Love at First Bite, Dublin’s New Pink Lady Beyond Impresses – Glovers Alley by Andy McFadden Review
“An exceptional restaurant, unquestionably. An extraordinary experience, absolutely” – a bold, and let’s be honest, a brave tagline for any new restaurant. However Glovers Alley by Andy McFadden isn’t “any” restaurant it is undoubtably one of the highest profile openings Dublin has seen in quite some time.
Housed next to the fiver star Fitzwilliam hotel overlooking St.Stephen’s Green, in what was once home to Michelin starred Thornton’s, Glover’s Alley has been designed to wow in every aspect. If you were fortunate enough to have sampled Kevin Thorton’s culinary wizardry you will recognise nothing of the previous owners.
A massive investment has gone into Glover’s Alley by the Fitzwilliam Group. They are on a mission, a Michelin mission. One of London’s finest chefs, Andy McFadden who had a Michelin star since the age of 25 with Pied á Terre, has been lured back to his Dublin roots with a share in the restaurant and an Executive Chef role.
Many a chef had expressed how hard they believed the space would be to make profitable or successful, but McFadden saw the vision. A vision to create a luxurious dining space like this city had never seen.
€1.3 million is a serious amount of investment to plough into any venue, when you walk through the doors you can see why. This is a dining room with a mega wow factor, London based designers Project Orange have done an incredible job on the glamorous design. Moss-green leather and blush-pink velvet upholstery, seductive mirrored ceilings and brass light fittings all add to the “bling” factor.
Walking through the doors we instantly thought this room could easily be hosting an episode of “Made in Chelsea”, with one distinct difference – the cast in Glovers are first rate from the kitchen to the front of house.
McFadden’s right hand man and Head Chef is Philip Roe, a Dundrum native, who ironically has worked with both Andy McFadden and Kevin Thornton in the past and has top class pedigree in his experience in Michelin starred kitchens.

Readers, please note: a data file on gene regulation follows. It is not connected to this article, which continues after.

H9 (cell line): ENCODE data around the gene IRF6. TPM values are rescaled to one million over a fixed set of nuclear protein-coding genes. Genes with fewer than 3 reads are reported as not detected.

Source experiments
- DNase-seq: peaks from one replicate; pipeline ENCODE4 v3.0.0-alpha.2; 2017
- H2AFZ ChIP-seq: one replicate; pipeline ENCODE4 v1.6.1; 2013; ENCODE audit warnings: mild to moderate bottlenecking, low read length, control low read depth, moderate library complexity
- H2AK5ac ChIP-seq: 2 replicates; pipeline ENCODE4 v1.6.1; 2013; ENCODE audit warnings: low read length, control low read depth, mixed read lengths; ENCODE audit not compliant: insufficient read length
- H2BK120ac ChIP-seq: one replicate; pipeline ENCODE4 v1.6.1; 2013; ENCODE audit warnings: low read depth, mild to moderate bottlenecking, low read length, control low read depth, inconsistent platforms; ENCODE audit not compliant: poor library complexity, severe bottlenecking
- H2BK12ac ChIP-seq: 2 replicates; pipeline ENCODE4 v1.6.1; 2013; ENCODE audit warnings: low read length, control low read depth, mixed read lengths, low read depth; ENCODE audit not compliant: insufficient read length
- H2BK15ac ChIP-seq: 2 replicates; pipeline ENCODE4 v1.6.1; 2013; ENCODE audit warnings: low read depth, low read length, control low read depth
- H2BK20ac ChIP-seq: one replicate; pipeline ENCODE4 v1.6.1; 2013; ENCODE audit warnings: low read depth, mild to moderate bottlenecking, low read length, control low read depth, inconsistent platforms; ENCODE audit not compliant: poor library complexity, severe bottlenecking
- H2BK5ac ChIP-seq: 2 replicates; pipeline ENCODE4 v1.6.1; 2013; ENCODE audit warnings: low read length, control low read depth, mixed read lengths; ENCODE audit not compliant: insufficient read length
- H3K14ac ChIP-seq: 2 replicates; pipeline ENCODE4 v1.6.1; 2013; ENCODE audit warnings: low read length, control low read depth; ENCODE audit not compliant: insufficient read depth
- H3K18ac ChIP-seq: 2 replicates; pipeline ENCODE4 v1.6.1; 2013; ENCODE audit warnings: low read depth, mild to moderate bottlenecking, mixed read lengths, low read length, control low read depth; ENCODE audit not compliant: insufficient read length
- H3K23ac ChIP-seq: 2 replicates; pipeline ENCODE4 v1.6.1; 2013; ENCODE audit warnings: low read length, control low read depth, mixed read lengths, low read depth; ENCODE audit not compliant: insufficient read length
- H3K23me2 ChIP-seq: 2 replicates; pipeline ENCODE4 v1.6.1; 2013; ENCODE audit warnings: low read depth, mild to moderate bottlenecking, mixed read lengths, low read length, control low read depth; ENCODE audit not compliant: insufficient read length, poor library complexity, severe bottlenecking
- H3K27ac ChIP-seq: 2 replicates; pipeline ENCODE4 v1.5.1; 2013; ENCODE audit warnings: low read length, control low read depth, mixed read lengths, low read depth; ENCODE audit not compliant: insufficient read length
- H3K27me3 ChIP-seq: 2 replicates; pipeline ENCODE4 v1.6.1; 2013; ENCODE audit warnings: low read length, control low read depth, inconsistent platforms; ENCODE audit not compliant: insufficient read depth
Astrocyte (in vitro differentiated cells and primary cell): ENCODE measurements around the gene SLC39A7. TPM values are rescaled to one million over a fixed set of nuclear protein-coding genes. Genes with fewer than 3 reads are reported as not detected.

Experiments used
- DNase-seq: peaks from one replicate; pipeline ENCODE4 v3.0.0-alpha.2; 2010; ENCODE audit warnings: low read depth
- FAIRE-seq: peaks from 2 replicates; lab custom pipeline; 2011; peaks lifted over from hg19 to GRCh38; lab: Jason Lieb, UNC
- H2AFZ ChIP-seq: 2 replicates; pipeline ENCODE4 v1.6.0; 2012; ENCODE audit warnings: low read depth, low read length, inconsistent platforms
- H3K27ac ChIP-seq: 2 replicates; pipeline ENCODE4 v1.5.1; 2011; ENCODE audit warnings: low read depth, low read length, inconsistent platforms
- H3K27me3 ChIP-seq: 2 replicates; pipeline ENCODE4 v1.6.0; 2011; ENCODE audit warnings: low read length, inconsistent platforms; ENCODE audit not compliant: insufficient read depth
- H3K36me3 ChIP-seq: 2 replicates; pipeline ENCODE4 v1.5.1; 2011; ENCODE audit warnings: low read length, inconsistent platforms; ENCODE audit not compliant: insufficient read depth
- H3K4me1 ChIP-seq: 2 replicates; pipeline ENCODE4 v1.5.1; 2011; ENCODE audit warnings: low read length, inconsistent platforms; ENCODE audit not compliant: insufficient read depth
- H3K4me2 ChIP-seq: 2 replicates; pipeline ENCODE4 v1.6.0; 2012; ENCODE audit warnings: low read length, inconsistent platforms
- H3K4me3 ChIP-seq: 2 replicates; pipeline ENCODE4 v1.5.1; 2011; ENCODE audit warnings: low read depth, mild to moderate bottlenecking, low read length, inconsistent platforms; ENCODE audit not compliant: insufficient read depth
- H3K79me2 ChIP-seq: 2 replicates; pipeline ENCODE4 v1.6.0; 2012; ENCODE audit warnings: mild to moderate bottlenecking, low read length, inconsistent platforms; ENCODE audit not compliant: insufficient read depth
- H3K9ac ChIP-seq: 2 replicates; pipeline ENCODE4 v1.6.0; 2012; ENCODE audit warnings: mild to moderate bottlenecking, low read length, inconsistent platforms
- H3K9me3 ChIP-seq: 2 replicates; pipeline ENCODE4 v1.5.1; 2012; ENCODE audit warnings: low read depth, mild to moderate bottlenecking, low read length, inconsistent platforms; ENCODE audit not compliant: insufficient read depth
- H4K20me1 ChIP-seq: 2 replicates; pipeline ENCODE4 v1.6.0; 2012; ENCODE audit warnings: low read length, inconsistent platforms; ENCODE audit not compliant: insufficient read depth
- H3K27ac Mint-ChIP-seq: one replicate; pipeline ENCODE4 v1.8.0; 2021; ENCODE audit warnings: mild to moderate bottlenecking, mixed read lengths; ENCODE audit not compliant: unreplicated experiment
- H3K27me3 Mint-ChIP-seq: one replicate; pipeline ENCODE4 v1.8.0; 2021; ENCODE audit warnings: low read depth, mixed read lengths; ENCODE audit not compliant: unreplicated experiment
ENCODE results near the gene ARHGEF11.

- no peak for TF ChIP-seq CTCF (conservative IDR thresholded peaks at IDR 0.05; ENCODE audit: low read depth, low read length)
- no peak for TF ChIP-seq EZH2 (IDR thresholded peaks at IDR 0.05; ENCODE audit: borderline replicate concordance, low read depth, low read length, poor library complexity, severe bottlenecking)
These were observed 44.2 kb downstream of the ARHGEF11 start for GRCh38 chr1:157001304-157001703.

Ed Joliffe is the General Manager and was very much front and centre on the Friday evening we dined, having come from Chapter One, where he was the Head Sommelier we knew we could expect warm service and an interesting wine list.
Wine will be a big feature we expect, in addition to Joliffe, Glovers have managed to poach James Brooke from Restaurant Patrick Guilbaud as their Head Sommelier, with Scott White as his assistant sommelier. White is also ex Patrick Guilbaud and has worked in some of the world’s top Michelin venues, starting to see a theme?
The last piece of the puzzle comes in the female form, out front the charming Laura Becker who many will know from her previous role in Restaurant Forty One, whilst in the kitchen Pastry queen extraordinaire Aoife Noonan will be cooking up some exceptional desserts.
With a team as experienced as this and prices that may bring a tear to some eyes, expectation was very, very high, even for the first night of service.
Consistency for McFadden is everything so he decided not to take full capacity bookings for the first week and instead let the team bed in and ensure each dish is perfectly executed.
On the night we dined we were disappointed to learn an á la carte menu wasn’t available until the following week, not ideal for a review but serves us right for coming in on opening night!
Instead we were presented with a seven course tasting menu (€80) and optional wine pairings (€170), given the fact Glovers have three of the top sommeliers in the country we threw caution to the wind and decided to opt for the wine pairings to get a good flavour of the offering.